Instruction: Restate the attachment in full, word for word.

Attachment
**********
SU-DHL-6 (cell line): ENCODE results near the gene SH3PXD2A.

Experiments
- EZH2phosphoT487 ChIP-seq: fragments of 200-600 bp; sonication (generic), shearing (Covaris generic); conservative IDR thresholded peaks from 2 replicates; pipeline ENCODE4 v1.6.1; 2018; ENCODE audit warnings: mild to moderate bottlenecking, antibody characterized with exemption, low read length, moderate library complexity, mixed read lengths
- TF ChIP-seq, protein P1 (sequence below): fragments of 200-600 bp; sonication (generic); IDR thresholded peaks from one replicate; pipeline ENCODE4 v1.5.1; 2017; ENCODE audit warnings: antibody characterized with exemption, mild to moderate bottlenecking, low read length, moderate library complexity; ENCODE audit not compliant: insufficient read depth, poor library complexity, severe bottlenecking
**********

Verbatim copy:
SU-DHL-6 (cell line): ENCODE results near the gene SH3PXD2A.

Experiments
- EZH2phosphoT487 ChIP-seq: fragments of 200-600 bp; sonication (generic), shearing (Covaris generic); conservative IDR thresholded peaks from 2 replicates; pipeline ENCODE4 v1.6.1; 2018; ENCODE audit warnings: mild to moderate bottlenecking, antibody characterized with exemption, low read length, moderate library complexity, mixed read lengths
- TF ChIP-seq, protein P1 (sequence below): fragments of 200-600 bp; sonication (generic); IDR thresholded peaks from one replicate; pipeline ENCODE4 v1.5.1; 2017; ENCODE audit warnings: antibody characterized with exemption, mild to moderate bottlenecking, low read length, moderate library complexity; ENCODE audit not compliant: insufficient read depth, poor library complexity, severe bottlenecking